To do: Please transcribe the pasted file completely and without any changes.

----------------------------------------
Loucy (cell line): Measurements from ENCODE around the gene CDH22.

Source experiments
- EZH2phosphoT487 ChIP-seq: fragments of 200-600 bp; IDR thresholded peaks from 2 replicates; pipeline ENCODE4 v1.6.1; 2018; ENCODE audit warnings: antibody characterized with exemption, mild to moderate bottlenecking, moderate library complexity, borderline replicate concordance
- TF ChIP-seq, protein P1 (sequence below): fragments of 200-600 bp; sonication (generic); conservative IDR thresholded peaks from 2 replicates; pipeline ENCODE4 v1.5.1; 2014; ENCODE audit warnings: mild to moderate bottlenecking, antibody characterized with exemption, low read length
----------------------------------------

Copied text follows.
Loucy (cell line): Measurements from ENCODE around the gene CDH22.

Source experiments
- EZH2phosphoT487 ChIP-seq: fragments of 200-600 bp; IDR thresholded peaks from 2 replicates; pipeline ENCODE4 v1.6.1; 2018; ENCODE audit warnings: antibody characterized with exemption, mild to moderate bottlenecking, moderate library complexity, borderline replicate concordance
- TF ChIP-seq, protein P1 (sequence below): fragments of 200-600 bp; sonication (generic); conservative IDR thresholded peaks from 2 replicates; pipeline ENCODE4 v1.5.1; 2014; ENCODE audit warnings: mild to moderate bottlenecking, antibody characterized with exemption, low read length